Coupons/Rebates/Specials: Assuming the system has access to manufacturer's databases of on-line coupons and/or rebate information, the situation is similar as to the specials, above. Different users will use coupons differently, and the databases will be accessed as needed.

Customers use Specials in different ways. Some will consider purchasing items because they are on sale, though they had not previously intended on buying that type of item. Some will use such sale information to choose between different brands of an item type to determine their final selection.

In keeping with these different styles, users can choose to see specials as a separate class, to see specials as a separate category but `personally pruned` to what the user has bought, or to see specials only on types of items of interest. Orthogonally, dollar amounts or percents can be involved, such as: show items that are reduced at least twenty percent, or at least $2 off. Both styles can be used in one session, where, for example, a user might wish to see all items at least 50% off, and specials on types of items of interest. The structure.News Database is consulted to determine specials and other promotional information. file: object.News and structure.News

Recipe And In-A-Bag Interface: The most obvious situation here is a food recipe. In such a system, the user picks a recipe, and this generates a number of item types which have to then be resolved to specific items. However, stores will also design their own recipe systems. For example, there could be a recipe for the paper products for a children's party (hats, cloth, plates, cups, cutlery, etc.), or a recipe to get started gardening (or some specific kind of gardening, like vegetable gardens or some fancy shrubs). In either case, a list of types of item is offered to the user. User can choose to place all, or some of these items in the bag on their shopping list. A recipe system can also be embedded within a menu planning system. file: inaBag.List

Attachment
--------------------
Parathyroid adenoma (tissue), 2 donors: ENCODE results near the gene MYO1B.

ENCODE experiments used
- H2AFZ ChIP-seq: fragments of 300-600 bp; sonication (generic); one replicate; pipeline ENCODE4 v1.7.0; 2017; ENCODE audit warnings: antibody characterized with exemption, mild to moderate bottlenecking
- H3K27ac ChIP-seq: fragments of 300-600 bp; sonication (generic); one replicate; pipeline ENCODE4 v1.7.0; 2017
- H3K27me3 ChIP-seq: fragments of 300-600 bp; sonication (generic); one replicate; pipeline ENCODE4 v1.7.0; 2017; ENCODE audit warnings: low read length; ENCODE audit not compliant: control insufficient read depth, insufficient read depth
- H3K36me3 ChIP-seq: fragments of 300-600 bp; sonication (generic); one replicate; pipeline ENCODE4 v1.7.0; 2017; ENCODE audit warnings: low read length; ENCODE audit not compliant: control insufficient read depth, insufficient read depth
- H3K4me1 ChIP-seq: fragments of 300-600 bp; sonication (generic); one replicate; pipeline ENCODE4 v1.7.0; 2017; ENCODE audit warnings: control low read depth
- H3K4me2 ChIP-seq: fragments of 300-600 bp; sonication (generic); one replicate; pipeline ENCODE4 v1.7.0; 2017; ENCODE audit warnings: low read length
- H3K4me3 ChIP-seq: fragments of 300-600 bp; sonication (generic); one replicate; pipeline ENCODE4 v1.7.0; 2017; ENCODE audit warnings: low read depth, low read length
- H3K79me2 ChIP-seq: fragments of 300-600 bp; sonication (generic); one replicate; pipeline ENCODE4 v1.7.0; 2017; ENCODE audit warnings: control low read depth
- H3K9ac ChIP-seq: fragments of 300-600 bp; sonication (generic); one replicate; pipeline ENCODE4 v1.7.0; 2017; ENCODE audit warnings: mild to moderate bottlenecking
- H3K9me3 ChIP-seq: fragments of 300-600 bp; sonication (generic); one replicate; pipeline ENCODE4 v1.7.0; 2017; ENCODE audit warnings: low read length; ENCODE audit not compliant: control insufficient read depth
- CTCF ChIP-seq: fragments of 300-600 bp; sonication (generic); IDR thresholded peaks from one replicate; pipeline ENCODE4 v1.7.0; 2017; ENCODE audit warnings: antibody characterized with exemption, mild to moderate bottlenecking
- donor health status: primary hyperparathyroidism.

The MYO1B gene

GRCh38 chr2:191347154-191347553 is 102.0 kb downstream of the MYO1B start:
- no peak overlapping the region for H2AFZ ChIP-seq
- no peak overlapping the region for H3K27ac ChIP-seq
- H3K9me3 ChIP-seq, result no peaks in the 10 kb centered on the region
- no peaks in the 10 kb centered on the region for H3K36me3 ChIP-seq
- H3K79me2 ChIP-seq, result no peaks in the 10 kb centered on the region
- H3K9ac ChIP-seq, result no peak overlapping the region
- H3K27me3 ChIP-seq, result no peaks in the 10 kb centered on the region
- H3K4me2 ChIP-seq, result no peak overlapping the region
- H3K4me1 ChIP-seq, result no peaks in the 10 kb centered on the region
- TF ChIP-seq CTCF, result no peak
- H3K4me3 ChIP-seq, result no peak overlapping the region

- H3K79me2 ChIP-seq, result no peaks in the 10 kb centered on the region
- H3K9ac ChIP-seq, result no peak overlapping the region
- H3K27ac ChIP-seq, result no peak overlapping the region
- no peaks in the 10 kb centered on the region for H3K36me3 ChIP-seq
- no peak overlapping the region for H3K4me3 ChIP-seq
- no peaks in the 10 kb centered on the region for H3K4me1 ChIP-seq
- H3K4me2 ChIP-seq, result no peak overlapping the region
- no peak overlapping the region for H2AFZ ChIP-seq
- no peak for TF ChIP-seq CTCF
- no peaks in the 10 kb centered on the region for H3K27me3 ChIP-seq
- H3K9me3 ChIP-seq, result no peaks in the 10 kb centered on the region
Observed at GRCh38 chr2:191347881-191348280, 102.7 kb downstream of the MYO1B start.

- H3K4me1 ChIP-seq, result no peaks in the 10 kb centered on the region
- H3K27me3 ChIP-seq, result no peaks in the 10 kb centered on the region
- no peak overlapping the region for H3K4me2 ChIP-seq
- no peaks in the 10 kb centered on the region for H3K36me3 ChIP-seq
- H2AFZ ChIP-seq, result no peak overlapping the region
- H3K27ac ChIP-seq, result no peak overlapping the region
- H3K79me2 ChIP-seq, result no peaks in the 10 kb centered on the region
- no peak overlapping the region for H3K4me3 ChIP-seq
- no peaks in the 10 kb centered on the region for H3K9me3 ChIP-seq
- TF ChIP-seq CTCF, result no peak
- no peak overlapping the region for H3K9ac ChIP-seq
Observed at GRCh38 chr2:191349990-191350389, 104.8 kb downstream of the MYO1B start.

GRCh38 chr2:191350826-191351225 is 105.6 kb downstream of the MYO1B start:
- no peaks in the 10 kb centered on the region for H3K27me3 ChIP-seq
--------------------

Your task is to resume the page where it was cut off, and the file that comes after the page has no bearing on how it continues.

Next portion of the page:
All of the above methods can be combined, as mentioned briefly above, where we discussed how personal history can also be combined with string input or the categorization system. Many additional combinations are possible. For example, Input String can always be used, on a filtered basis (if desired), within another approach. In this way, a user can first choose a class, and then start typing, and be shown matches only within that class. Similarly, a user could chose a class and then ask to see the specials, or coupons, within that class. Or the user could "apply" their staples list to the specials (or coupons) and find out which of their staples are on sale (or have a coupon).

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Clasificaciones
Clasificación de EE.UU.707/E17.013, 340/995.19, 707/999.1, 707/999.001, 707/999.003, 707/999.004, 701/533
Clasificación internacionalG06F17/30
Clasificación cooperativaY10S707/99933, Y10S707/99934, Y10S707/99931, G06F17/30855
Clasificación europeaG06F17/30V5H